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Tears on my pellow
Tears, tears, tears ... Moan, snuffle, cry! Nevertheless, the sound is not much upsetting as what I thought!
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Submitted by:  eameeameryamery
Total Downloads:  1279
Release Date:  Mar 5th, 2007
File Size:  318KB
Rating:  Very Good | 3 rate(s)

Tags: crying  tear 
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hahahahHAHAHAHAHAHAHAHAAHHAHAAHAHAH SUPERB!...
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Comment:  5 [Add Comment]
Tears on my pellow (by billyoung, Jul 13th, 2007)
How exciting it is.
Good (by nautin, Jul 10th, 2007)
It sounds good! I like it very much!
Cry !! (by kitty, Jul 9th, 2007)
That's really a sad sound. Really like me in this situation..
Wow! (by forestgum, Jun 27th, 2007)
It is worth hearing this tone!
Yeah (by diab, Mar 20th, 2007)
So creative. Kool
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Cell phone's ring intones a new phase in cool factor
By Ed Masley, Pittsburgh Post-Gazette

Vanilla Ice is back in action on the Billboard Charts.

But don't call it a comeback.

The rapper's old No. 1 novelty hit, "Ice Ice Baby," is making its move on Billboard's newest chart, "Hot Ringtones," which for three weeks now has monitored what kids are hearing when their cell phones light up.

"Basically," says Billboard business writer Brian Garrity, "the launching of the chart reflects the growing revenues the recording industry is generating from ring-tone sales. It's estimated to be about a $300 million market in the U.S. this year."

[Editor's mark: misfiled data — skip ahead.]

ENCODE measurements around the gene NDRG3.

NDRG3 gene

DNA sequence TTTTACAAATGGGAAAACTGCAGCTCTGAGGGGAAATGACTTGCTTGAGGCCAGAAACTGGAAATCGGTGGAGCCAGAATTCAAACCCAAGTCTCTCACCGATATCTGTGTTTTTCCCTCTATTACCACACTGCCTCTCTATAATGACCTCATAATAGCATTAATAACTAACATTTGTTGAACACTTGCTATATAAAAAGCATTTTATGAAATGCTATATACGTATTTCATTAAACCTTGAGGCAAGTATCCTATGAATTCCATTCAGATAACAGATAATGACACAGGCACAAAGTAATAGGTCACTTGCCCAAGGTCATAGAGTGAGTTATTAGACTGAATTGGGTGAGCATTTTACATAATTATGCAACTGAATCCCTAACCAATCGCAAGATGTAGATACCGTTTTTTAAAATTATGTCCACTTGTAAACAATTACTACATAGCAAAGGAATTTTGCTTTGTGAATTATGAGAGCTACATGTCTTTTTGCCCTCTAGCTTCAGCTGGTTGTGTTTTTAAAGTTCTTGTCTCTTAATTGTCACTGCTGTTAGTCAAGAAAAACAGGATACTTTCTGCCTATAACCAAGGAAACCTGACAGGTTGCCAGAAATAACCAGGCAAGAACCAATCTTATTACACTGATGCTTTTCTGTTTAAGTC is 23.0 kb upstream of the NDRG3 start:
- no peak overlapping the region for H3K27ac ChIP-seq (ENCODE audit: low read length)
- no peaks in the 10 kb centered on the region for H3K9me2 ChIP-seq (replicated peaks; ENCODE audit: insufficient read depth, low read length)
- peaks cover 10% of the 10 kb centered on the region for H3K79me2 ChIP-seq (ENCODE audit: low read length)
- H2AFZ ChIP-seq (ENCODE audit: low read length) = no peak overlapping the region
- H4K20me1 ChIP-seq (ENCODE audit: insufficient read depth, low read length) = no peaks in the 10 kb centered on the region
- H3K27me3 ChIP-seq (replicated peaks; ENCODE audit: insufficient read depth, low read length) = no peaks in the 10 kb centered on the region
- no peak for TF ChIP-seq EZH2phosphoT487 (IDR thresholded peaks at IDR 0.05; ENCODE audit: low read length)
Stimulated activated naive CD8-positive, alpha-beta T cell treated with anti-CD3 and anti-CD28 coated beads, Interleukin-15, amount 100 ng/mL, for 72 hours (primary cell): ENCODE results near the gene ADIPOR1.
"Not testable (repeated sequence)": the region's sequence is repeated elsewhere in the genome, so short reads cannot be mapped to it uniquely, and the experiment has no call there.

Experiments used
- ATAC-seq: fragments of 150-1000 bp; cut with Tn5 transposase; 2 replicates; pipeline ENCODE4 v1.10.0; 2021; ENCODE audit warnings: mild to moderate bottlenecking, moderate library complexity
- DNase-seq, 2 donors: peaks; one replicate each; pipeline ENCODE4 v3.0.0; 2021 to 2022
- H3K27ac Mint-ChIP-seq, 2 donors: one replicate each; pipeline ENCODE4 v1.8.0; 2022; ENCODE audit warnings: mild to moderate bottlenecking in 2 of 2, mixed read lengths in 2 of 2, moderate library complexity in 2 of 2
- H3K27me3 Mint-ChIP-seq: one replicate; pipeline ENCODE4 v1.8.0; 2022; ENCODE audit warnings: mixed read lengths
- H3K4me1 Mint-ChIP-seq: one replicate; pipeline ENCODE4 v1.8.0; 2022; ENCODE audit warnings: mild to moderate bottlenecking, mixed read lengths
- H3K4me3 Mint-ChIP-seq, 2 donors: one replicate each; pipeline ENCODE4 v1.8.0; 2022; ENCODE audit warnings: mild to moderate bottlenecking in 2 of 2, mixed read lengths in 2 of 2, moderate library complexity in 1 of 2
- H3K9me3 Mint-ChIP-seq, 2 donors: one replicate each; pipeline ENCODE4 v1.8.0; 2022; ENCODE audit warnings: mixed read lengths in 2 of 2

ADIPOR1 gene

It's also a market, Billboard Director of Charts Geoff Mayfield notes, that suggests that kids will pay for music even after all these years of getting it for free.

"If you'll remember, after 18 years of measurable growth in one shape or form, there was all of a sudden a three-year decline in album sales, and a lot of doom and gloom was being written about the music industry and kids not being into music anymore and all this other stuff," says Mayfield. "Then you looked at ring tones and the fact that that little market was starting to become meaningful. And it's like, 'Here's an indication that, you know what, music really is still important to kids.' "

So how exactly does it work?

"By and large," says Garrity, "they're beamed right to your phone. There are opportunities to purchase them on the Internet, but then that still requires some kind of delivery via the wireless network to your phone. So you either do it over the wireless Web or there's some kind of other network delivery through things like text messages over your phone."

The primary method of purchase, he explains, is through your handset.

"If you have a Web-enabled phone," he says, "you acquire the ring tone through your phone."

For now, the chart is tracking only those synthetic reproductions of the hits you've no doubt heard by now. But as master recordings, or master tones, become more readily available -- and popular -- the chart also will tally those.

As Garrity explains, they've held off on the master tones for now "just because the majority of ring tones that are sold are what's called polyphonic ring tones. Master ring tones sample the master recording, and it's actually a snippet of the song that plays versus a reproduction of it. And that's where the real money is, potentially, for the music industry. The price on those is upwards of three, four dollars for a master ring tone versus one to two dollars for a polyphonic ring tone."

The recording industry, he says, prefers the use of master tones over polyphonic ring tones for one simple reason: money. The reproduced sounds of the latter reward only the songwriter.

The chart is compiled, says Mayfield, by combining data collected by the nation's leading ring-tone sellers -- 9squared, Dwango, Faith West/Modtones, Infospace Mobile, Kanematsu, MIDIRingtones/AG Interactive and Zingy.

With the notable exception of Vanilla Ice and the theme to John Carpenter's "Halloween" a few weeks back, the Ringtones chart is, as expected, a reflection of the Hot 100.